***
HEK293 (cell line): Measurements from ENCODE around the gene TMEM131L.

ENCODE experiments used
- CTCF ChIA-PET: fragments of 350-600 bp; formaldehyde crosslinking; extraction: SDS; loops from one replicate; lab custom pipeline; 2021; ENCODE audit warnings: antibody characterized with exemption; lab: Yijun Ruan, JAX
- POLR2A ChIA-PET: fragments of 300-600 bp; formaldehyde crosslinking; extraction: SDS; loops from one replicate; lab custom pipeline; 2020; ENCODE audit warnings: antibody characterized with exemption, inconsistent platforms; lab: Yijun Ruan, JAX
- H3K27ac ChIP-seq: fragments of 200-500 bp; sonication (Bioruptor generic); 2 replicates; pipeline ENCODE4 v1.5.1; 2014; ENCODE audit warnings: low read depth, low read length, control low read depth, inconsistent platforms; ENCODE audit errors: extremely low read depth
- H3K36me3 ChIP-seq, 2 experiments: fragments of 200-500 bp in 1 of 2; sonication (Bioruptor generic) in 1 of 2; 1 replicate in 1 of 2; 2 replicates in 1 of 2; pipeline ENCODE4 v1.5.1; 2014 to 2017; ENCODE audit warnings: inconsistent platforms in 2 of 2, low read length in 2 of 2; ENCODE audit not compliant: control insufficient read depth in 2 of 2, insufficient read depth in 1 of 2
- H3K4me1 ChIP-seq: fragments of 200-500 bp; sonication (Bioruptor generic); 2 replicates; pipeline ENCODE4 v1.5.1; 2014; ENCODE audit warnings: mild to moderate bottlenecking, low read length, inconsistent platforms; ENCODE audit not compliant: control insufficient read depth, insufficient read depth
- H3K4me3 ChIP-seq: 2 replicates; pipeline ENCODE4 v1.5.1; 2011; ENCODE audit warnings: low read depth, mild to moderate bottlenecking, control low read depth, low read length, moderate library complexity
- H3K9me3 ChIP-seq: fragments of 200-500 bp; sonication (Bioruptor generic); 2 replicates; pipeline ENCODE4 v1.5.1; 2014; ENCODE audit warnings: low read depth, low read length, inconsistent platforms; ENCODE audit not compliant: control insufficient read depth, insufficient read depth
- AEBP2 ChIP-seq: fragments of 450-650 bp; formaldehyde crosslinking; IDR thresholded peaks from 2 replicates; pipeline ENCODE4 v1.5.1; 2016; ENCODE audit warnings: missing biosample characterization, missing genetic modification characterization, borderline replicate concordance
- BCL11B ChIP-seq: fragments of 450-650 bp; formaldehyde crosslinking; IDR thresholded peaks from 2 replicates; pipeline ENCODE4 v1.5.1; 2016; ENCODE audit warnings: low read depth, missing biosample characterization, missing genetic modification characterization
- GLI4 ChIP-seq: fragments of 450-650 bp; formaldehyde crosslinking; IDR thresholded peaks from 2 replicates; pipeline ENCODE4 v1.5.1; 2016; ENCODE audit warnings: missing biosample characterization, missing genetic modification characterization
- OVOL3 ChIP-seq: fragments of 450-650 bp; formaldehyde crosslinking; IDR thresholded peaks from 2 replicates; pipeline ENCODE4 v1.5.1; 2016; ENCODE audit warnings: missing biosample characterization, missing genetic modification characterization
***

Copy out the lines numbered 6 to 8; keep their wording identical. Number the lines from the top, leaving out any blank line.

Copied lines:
- H3K36me3 ChIP-seq, 2 experiments: fragments of 200-500 bp in 1 of 2; sonication (Bioruptor generic) in 1 of 2; 1 replicate in 1 of 2; 2 replicates in 1 of 2; pipeline ENCODE4 v1.5.1; 2014 to 2017; ENCODE audit warnings: inconsistent platforms in 2 of 2, low read length in 2 of 2; ENCODE audit not compliant: control insufficient read depth in 2 of 2, insufficient read depth in 1 of 2
- H3K4me1 ChIP-seq: fragments of 200-500 bp; sonication (Bioruptor generic); 2 replicates; pipeline ENCODE4 v1.5.1; 2014; ENCODE audit warnings: mild to moderate bottlenecking, low read length, inconsistent platforms; ENCODE audit not compliant: control insufficient read depth, insufficient read depth
- H3K4me3 ChIP-seq: 2 replicates; pipeline ENCODE4 v1.5.1; 2011; ENCODE audit warnings: low read depth, mild to moderate bottlenecking, control low read depth, low read length, moderate library complexity